Use a travel rewards credit card to pay for everything from auto insurance to medical expenses, gym memberships to vet costs, and earn miles and points you can redeem for travel later on.
Do you know how much your bills and expenses add up to over the course of 3 months?
If you’re like most people, that dollar amount is in the thousands. Why not use that money to meet a minimum spend and earn a travel rewards credit card welcome bonus?
These bonuses are oftentimes already enough for at least 1 round-trip domestic flight!
After you earn the bonus, continue to use the credit card for your regular bills and expenses to earn even more miles and points.
Even if you’re skeptical about the value of frequent flyer miles and hotel points, there are plenty of credit cards that offer cashback rewards you can use towards your travel goals.
The point is when you use cash or a debit card, you’re not earning anything in return.
You’re sending your money off into the world while you stay at home still wondering how you’ll ever afford that pristine beach or iconic European city.
3. You miss out on added value with bonus categories.
To make matters worse, paying by cash or with a debit card does nothing to maximize your spending. On the other hand, travel rewards credit cards often have spending bonuses. You can earn 2x-5x more for every dollar you spend in specific categories like gas, dining, or drug stores.
What does this have to do with your travel goals?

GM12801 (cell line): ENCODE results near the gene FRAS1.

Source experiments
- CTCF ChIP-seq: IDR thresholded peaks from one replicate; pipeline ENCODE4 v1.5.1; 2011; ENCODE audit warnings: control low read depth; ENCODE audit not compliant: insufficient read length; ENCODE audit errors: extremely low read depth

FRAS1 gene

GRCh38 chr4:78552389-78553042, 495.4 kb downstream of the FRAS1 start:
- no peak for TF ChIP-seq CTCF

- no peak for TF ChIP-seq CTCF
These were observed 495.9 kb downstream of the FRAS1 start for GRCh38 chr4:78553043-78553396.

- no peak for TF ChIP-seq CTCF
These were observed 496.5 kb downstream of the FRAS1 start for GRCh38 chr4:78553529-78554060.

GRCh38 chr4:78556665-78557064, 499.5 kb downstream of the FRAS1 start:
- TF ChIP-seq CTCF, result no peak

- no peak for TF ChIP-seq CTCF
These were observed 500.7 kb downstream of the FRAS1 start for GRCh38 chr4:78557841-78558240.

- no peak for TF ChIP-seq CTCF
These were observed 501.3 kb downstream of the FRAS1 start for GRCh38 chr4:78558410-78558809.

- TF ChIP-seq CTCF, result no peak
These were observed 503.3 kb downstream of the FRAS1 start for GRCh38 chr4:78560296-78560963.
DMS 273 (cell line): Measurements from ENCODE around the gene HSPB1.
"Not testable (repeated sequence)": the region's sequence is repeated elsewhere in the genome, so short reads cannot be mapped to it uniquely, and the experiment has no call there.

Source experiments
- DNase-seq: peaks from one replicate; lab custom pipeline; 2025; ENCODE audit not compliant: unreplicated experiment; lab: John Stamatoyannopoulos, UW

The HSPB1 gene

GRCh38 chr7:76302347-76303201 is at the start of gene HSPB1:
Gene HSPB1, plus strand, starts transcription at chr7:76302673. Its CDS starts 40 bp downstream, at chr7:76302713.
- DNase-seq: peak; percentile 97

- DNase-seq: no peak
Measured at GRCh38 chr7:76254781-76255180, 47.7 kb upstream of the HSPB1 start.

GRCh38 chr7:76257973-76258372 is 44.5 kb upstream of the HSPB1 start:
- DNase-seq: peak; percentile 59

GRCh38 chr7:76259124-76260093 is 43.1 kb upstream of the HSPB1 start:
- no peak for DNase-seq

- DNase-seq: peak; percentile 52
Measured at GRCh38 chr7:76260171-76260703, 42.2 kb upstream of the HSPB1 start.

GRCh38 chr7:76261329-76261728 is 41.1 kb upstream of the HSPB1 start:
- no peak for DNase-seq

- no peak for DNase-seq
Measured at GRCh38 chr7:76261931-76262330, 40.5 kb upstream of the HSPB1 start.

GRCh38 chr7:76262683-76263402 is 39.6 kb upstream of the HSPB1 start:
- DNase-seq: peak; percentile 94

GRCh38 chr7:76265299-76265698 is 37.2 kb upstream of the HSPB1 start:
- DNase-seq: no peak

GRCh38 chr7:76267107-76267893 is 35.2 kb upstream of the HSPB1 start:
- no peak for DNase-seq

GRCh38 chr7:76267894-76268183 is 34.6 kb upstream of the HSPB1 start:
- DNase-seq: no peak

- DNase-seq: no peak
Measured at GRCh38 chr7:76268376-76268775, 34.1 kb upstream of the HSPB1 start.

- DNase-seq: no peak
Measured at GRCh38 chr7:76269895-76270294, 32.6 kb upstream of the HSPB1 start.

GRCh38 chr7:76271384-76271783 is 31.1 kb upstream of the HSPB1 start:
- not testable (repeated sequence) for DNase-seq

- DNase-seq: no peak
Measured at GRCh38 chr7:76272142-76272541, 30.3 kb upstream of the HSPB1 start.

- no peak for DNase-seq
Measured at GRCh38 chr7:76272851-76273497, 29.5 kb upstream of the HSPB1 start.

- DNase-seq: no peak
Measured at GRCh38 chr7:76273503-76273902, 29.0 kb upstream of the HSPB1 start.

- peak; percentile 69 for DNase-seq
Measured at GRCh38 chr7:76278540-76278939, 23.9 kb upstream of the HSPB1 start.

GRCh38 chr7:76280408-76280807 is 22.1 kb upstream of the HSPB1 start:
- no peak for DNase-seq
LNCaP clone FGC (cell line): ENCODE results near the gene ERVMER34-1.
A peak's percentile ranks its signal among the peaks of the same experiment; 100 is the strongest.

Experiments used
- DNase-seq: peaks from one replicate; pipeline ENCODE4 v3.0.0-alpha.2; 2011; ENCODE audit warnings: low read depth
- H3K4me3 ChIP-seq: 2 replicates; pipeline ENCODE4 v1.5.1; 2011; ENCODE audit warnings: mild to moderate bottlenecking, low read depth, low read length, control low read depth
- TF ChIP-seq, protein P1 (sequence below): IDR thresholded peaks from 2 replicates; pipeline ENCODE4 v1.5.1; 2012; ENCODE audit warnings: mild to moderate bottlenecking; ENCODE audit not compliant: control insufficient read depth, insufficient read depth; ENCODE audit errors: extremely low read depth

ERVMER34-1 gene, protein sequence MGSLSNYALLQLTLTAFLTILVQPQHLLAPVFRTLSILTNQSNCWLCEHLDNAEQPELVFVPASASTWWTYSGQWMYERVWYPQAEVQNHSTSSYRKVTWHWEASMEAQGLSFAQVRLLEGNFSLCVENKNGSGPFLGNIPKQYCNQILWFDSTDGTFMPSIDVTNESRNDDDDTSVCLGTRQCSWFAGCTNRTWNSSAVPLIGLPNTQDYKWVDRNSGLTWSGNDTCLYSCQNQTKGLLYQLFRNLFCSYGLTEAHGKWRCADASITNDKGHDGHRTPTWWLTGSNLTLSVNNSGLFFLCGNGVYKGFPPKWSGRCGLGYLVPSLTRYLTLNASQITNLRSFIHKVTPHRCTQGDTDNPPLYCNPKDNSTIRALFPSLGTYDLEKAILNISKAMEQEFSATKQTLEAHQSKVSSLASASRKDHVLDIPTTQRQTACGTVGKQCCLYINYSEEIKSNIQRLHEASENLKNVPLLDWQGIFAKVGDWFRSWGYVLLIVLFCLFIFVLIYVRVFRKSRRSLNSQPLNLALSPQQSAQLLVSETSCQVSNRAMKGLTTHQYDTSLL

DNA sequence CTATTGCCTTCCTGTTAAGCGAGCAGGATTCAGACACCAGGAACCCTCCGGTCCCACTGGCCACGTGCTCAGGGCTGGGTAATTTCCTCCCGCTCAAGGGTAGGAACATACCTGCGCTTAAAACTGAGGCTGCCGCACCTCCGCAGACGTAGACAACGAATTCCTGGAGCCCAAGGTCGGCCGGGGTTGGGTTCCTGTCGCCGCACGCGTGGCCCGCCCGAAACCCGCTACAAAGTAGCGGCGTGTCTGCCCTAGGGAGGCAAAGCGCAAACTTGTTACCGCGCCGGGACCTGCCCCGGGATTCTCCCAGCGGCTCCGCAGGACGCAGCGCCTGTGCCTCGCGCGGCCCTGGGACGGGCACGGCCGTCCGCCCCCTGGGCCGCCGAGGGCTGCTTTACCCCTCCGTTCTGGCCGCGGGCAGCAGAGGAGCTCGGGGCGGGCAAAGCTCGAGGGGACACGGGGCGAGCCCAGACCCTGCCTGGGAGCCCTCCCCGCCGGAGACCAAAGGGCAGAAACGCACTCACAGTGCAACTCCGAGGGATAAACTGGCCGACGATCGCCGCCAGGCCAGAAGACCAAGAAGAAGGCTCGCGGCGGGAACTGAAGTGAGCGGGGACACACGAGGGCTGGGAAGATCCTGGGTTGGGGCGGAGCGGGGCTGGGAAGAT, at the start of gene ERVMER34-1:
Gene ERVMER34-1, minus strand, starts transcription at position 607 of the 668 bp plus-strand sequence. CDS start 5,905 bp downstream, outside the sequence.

You can earn even more miles, points, and cashback rewards when you maximize bonus categories and redeem for award travel even faster.
Let’s imagine you spend $100 on groceries every week.
When you pay cash or with a debit card, that $100 gets the food you bought and nothing else. Use a travel rewards credit card offering 5x the points on grocery store purchases and get the food you bought plus 500 miles or points for travel or cash-back rewards.
As a one-off, it may seem like a drop in the bucket, but over time, the value adds up.
You don’t have to pay your monthly expenses and save for travel separately.
Use a travel rewards credit card for everything and you’ll simultaneously be showing your credit trustworthiness, earning miles, points or cash back, and maximizing your spending for added value that can be redeemed for travel rewards.
It all makes sense but….
- Won’t too many credit cards hurt my credit score?
- I’m afraid using a credit card for all my spending will only land me in a load of debt.
- Airline, hotel, and credit card miles and points are so confusing and overwhelming. They’re just not worth my time!
Start slowly and get yourself organized.
As with anything new, you want to organize and learn as much as you can. But, don’t let overwhelm, confusion, and myths about travel rewards credit cards keep you from realizing your travel goals.
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22 thoughts on “3 Ways Cash and Debit Cards Make Reaching Travel Goals a Challenge”
Haha so true! I bust out my credit card at every opportunity, even if I”m only buying a couple dollars worth of stuff. It all adds up!
A girl after my own heart, Tamara! 😉